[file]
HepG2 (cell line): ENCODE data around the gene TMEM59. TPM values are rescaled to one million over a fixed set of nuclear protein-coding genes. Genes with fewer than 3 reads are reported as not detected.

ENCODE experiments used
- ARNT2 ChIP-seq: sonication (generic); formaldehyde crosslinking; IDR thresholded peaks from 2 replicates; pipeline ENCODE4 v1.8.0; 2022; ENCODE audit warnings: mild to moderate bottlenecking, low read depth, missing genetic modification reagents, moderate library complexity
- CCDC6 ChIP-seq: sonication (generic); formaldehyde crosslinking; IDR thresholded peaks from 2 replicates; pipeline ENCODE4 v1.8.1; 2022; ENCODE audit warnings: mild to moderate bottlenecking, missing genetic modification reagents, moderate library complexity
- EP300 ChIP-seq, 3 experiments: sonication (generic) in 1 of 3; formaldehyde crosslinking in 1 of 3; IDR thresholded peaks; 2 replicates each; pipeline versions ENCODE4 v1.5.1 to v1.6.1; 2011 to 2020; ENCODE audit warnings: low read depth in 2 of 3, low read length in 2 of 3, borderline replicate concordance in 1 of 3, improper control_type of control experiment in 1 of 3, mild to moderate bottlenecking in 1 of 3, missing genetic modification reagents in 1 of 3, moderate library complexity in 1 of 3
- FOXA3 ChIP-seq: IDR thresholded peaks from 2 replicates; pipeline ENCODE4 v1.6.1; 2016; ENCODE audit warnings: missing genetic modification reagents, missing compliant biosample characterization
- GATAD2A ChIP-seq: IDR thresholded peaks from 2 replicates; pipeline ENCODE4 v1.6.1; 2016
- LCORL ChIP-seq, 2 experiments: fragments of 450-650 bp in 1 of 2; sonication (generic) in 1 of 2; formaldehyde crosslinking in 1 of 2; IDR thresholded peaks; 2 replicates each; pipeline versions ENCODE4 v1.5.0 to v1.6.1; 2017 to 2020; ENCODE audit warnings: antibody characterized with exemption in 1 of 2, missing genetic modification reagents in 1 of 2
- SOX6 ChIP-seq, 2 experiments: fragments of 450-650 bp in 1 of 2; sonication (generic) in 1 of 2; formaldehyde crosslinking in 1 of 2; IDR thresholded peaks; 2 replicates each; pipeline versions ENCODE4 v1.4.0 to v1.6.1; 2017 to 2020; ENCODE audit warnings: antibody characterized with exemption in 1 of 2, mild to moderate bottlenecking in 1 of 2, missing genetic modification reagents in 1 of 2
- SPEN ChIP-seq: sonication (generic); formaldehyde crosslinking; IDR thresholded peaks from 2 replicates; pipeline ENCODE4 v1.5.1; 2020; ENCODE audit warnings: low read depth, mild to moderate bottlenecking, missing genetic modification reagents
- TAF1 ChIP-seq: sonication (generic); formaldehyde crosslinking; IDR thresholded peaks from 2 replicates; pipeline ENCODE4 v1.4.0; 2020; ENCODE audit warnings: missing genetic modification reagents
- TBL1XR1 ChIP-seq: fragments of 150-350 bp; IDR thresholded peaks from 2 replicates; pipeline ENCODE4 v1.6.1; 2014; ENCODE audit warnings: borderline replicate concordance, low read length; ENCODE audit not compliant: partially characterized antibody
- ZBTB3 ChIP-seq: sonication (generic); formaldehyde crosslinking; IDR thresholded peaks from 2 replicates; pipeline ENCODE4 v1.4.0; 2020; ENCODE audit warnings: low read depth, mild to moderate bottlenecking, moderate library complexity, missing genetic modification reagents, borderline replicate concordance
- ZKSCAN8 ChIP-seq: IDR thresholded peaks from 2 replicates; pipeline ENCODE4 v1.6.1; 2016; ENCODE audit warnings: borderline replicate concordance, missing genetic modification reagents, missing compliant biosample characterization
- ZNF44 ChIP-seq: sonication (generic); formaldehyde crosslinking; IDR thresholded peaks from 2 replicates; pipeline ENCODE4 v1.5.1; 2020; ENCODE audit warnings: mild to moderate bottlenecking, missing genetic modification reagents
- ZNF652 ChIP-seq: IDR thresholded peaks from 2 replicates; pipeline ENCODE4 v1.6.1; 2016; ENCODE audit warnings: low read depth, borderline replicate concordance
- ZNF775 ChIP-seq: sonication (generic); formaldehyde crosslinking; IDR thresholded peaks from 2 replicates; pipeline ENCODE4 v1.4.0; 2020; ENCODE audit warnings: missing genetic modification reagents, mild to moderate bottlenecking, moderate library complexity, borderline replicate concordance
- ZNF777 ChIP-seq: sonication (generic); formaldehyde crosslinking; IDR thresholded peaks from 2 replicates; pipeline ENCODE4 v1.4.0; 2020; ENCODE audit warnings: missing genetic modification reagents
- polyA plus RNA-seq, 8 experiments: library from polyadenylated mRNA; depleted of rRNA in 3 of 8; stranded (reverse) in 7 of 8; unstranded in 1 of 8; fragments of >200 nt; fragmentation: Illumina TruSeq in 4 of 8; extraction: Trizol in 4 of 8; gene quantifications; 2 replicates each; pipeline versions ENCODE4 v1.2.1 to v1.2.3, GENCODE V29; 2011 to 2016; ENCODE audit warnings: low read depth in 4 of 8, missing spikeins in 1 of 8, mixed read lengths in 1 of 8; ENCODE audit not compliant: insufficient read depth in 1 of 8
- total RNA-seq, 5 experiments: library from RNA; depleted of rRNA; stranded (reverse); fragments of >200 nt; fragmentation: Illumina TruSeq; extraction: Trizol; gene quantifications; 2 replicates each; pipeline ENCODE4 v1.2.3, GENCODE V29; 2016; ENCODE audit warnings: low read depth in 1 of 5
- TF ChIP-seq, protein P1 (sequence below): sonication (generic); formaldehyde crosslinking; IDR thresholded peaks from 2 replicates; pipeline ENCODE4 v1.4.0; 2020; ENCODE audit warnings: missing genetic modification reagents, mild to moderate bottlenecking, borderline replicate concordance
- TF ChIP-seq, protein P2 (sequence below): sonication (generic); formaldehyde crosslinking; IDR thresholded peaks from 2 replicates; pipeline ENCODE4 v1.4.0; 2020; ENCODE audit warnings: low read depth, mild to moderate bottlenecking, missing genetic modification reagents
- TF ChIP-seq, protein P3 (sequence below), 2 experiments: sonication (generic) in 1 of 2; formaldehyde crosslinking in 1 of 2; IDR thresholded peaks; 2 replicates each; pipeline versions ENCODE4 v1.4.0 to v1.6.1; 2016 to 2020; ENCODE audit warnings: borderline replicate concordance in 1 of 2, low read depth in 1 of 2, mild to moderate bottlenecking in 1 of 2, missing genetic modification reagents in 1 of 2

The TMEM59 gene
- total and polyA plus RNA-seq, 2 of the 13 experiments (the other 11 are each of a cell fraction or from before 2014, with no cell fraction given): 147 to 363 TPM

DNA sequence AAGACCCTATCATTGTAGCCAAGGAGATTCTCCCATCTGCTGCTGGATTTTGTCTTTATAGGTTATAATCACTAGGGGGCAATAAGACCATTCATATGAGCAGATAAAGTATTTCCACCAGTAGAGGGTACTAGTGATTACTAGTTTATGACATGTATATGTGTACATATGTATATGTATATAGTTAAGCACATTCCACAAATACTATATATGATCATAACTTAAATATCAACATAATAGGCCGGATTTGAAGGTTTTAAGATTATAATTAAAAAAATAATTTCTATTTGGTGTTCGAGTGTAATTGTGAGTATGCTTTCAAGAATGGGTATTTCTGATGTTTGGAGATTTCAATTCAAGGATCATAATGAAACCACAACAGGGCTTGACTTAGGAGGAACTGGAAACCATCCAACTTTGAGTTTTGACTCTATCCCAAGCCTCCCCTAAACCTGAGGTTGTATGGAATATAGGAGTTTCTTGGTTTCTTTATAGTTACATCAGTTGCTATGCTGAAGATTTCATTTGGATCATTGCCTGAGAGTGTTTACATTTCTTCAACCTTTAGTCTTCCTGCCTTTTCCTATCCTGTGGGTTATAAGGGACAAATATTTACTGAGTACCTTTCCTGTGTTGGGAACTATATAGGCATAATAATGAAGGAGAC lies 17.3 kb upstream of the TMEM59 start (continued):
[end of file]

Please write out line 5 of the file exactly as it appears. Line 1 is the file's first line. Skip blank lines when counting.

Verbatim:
- EP300 ChIP-seq, 3 experiments: sonication (generic) in 1 of 3; formaldehyde crosslinking in 1 of 3; IDR thresholded peaks; 2 replicates each; pipeline versions ENCODE4 v1.5.1 to v1.6.1; 2011 to 2020; ENCODE audit warnings: low read depth in 2 of 3, low read length in 2 of 3, borderline replicate concordance in 1 of 3, improper control_type of control experiment in 1 of 3, mild to moderate bottlenecking in 1 of 3, missing genetic modification reagents in 1 of 3, moderate library complexity in 1 of 3